As we feared, the ten-year Treasury bond auction held Wednesday was a bust. The cover bid was 2.62 times, which is not all that bad but below the 2.88 times of the last five auctions. It took a 3.99% yield to get the buyers, which was a big intraday jump and on the edge, of course, of the 4% barrier that looks to be broken easily and soon.
Foreign buyers were 33% or so of the total, which is mediocre and confirms they are shying away from longer-dated bonds, probably out of fear of inflation caused by the massive borrowing needs of the government.
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Thursday will see a 30-year auction, and I don't expect any good news out of it, but the 30-year is not where many future offerings will be, so the ten-year will remain the focus. The good news is the ten-year did trade better after the auction and was at the 3.95% area towards the end of the day.
The Beige Book is an informal sort of survey of the 12 Federal Reserve districts, and its Wednesday release was a yuk as well. Soleil's Senior Economic Adviser Lyle Gramley, in a quick note to the Soleil sales force, noted the words "weak, weakening, soft, depressed" were sprinkled throughout the report.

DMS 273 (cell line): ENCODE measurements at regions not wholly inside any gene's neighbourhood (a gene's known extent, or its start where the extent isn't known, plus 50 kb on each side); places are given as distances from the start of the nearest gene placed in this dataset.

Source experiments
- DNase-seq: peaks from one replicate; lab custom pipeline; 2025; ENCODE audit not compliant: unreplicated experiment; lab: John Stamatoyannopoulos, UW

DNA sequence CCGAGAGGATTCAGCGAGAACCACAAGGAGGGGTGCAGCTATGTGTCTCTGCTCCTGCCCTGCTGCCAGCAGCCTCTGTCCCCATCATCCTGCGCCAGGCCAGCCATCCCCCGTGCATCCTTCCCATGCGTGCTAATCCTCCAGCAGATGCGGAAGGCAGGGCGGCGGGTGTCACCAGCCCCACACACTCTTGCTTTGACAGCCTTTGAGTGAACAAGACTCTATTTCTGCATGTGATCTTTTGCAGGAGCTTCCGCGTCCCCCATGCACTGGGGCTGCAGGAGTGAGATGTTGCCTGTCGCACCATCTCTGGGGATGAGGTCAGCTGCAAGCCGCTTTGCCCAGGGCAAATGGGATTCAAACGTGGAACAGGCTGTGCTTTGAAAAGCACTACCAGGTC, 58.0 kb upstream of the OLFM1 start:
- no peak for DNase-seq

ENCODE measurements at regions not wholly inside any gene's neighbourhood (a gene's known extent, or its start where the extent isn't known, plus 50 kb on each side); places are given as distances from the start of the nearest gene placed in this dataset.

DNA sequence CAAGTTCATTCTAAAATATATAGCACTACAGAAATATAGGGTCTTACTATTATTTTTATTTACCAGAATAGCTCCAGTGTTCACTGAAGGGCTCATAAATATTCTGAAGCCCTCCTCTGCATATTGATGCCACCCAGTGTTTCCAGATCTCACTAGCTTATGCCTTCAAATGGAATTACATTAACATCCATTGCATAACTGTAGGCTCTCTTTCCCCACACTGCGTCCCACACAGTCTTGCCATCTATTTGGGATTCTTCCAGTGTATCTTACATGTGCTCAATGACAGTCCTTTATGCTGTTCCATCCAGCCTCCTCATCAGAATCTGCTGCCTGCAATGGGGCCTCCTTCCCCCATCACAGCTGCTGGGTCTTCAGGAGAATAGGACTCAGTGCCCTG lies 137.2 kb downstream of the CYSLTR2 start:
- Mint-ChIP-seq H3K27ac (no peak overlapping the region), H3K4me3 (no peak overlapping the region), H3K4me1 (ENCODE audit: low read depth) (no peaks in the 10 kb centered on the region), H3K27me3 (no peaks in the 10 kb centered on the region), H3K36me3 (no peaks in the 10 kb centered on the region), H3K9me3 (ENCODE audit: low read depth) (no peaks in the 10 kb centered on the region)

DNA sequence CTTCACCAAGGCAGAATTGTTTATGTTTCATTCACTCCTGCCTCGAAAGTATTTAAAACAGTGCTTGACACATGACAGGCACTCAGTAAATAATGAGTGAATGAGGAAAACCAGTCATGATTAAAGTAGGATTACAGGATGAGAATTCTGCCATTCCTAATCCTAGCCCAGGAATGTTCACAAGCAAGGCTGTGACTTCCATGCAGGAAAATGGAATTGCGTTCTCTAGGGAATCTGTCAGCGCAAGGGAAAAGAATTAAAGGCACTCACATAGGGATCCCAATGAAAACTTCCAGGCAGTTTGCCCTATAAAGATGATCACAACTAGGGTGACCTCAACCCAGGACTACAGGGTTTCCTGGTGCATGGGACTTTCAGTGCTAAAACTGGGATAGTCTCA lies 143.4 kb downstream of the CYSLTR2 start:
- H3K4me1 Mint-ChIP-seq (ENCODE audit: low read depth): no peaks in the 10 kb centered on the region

The best that can be said is that, while the economy is weak still, there are indications the worst of the recession is over. Five of the 12 districts said the downward trend is moderating, which means 7 didn't. Manufacturing is at a low level, wages are at best flat, and commercial real estate stinks.
New-home construction appears to have stabilized but that is in part because so little has been built. You could have almost taken last month's report and reissued it. No real positive news, but a continuation of the bottoming process. There was roughly a 2-to-1 negative bias on things mentioned, and last month it was more like 3:1, so better in that respect.
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The trade deficit took a back seat to the other reports, but it came in at $29.2 billion. That is down from a deficit of $58 billion last September. In the last six months, exports have fallen at a 40% annual rate, which shows you the depressed state of world trade. Because oil has fallen so much in price, imports have fallen 60% annually over the same six months; thus the improvement in the deficit.
The good news is the market seemed to have figured all this out beforehand and finished only slightly lower on the day. When stocks don't go down on bad news, that is the good news. I feel that, with the end of the quarter approaching, we have unusual cross-currents going on, and, with such light volume still, I'm staying on the cautious side of the fence.